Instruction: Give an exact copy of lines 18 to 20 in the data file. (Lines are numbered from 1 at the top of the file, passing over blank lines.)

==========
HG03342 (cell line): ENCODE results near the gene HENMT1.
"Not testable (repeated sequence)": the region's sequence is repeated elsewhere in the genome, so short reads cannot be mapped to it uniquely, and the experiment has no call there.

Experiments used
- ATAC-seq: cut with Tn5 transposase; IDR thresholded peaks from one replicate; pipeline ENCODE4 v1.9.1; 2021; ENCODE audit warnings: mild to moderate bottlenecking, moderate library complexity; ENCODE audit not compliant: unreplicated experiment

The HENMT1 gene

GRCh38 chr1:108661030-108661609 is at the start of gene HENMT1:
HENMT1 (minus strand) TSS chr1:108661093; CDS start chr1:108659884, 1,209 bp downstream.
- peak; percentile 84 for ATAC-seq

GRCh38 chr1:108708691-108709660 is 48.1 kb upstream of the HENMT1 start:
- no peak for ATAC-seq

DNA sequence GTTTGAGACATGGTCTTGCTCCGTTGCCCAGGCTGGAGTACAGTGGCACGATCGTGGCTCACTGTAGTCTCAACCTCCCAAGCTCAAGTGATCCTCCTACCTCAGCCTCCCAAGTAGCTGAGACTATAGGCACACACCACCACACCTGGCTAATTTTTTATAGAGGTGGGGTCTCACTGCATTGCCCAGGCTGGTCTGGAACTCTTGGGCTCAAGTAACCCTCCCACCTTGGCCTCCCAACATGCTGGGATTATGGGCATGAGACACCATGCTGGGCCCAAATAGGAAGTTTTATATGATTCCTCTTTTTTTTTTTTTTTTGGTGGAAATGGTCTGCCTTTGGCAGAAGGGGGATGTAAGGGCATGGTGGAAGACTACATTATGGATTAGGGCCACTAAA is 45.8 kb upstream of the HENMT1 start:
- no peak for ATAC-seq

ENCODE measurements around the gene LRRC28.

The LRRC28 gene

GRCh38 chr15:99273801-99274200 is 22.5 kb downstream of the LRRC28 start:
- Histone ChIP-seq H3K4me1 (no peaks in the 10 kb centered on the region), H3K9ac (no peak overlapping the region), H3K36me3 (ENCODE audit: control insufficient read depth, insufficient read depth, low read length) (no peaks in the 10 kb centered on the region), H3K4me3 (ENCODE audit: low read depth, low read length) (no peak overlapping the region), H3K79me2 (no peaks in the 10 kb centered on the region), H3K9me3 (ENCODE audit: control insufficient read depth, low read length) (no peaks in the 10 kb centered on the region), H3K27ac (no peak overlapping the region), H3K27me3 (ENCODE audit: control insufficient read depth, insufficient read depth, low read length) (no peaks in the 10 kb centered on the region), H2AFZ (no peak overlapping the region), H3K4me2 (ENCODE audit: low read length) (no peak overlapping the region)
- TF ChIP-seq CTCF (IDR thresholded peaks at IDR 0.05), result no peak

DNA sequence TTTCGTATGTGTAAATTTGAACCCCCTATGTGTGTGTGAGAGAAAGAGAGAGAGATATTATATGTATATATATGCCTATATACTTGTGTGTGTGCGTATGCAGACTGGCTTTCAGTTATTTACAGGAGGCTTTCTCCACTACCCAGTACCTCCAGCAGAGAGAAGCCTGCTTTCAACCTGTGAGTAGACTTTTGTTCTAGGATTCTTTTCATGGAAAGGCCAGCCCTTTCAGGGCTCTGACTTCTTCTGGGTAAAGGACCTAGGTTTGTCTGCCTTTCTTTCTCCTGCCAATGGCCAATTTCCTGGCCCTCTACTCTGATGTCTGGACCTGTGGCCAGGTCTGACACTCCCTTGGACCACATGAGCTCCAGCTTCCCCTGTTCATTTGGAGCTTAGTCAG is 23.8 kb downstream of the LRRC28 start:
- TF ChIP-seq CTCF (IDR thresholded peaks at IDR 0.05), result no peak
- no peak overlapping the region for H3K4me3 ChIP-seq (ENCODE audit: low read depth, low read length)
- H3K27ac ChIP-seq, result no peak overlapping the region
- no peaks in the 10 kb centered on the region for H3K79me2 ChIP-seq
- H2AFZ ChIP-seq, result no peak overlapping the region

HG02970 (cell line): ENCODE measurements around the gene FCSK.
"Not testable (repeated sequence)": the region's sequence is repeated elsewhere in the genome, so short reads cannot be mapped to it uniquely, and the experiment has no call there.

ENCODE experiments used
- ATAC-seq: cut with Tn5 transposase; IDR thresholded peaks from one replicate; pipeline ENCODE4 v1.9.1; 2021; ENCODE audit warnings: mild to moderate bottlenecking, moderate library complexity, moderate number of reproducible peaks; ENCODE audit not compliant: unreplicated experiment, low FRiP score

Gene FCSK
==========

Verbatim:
DNA sequence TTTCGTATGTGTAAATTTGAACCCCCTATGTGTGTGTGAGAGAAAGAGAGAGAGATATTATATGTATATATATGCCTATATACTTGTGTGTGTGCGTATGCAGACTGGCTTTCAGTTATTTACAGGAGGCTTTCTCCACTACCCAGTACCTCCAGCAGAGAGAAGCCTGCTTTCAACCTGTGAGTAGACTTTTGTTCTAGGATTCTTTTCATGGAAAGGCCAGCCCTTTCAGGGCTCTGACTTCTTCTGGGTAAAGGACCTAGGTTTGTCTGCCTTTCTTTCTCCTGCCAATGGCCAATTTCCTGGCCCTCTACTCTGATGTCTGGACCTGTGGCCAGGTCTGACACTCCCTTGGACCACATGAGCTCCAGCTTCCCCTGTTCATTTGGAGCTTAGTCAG is 23.8 kb downstream of the LRRC28 start:
- TF ChIP-seq CTCF (IDR thresholded peaks at IDR 0.05), result no peak
- no peak overlapping the region for H3K4me3 ChIP-seq (ENCODE audit: low read depth, low read length)